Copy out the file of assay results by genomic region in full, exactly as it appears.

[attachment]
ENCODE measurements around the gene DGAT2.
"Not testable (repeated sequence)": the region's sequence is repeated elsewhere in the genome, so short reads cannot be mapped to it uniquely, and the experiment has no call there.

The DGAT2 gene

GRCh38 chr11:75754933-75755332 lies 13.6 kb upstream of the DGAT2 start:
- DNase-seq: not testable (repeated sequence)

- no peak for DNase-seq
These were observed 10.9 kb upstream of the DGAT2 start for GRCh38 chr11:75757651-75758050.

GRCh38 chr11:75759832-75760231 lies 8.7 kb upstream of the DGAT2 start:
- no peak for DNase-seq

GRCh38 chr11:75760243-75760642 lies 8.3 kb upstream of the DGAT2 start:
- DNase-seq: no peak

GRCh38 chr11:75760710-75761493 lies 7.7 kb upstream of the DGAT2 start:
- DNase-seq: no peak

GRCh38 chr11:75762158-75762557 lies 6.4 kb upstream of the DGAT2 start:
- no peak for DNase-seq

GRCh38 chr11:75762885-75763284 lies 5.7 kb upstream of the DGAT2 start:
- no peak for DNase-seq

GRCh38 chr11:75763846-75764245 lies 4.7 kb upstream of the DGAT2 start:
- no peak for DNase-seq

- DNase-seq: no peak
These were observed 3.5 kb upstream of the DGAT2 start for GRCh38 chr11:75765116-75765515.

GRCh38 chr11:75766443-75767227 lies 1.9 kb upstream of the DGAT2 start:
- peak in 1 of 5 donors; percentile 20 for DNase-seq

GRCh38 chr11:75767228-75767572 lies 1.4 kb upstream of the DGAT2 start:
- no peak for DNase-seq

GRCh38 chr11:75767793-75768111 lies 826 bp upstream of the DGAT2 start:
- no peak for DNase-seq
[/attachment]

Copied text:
ENCODE measurements around the gene DGAT2.
"Not testable (repeated sequence)": the region's sequence is repeated elsewhere in the genome, so short reads cannot be mapped to it uniquely, and the experiment has no call there.

The DGAT2 gene

GRCh38 chr11:75754933-75755332 lies 13.6 kb upstream of the DGAT2 start:
- DNase-seq: not testable (repeated sequence)

- no peak for DNase-seq
These were observed 10.9 kb upstream of the DGAT2 start for GRCh38 chr11:75757651-75758050.

GRCh38 chr11:75759832-75760231 lies 8.7 kb upstream of the DGAT2 start:
- no peak for DNase-seq

GRCh38 chr11:75760243-75760642 lies 8.3 kb upstream of the DGAT2 start:
- DNase-seq: no peak

GRCh38 chr11:75760710-75761493 lies 7.7 kb upstream of the DGAT2 start:
- DNase-seq: no peak

GRCh38 chr11:75762158-75762557 lies 6.4 kb upstream of the DGAT2 start:
- no peak for DNase-seq

GRCh38 chr11:75762885-75763284 lies 5.7 kb upstream of the DGAT2 start:
- no peak for DNase-seq

GRCh38 chr11:75763846-75764245 lies 4.7 kb upstream of the DGAT2 start:
- no peak for DNase-seq

- DNase-seq: no peak
These were observed 3.5 kb upstream of the DGAT2 start for GRCh38 chr11:75765116-75765515.

GRCh38 chr11:75766443-75767227 lies 1.9 kb upstream of the DGAT2 start:
- peak in 1 of 5 donors; percentile 20 for DNase-seq

GRCh38 chr11:75767228-75767572 lies 1.4 kb upstream of the DGAT2 start:
- no peak for DNase-seq

GRCh38 chr11:75767793-75768111 lies 826 bp upstream of the DGAT2 start:
- no peak for DNase-seq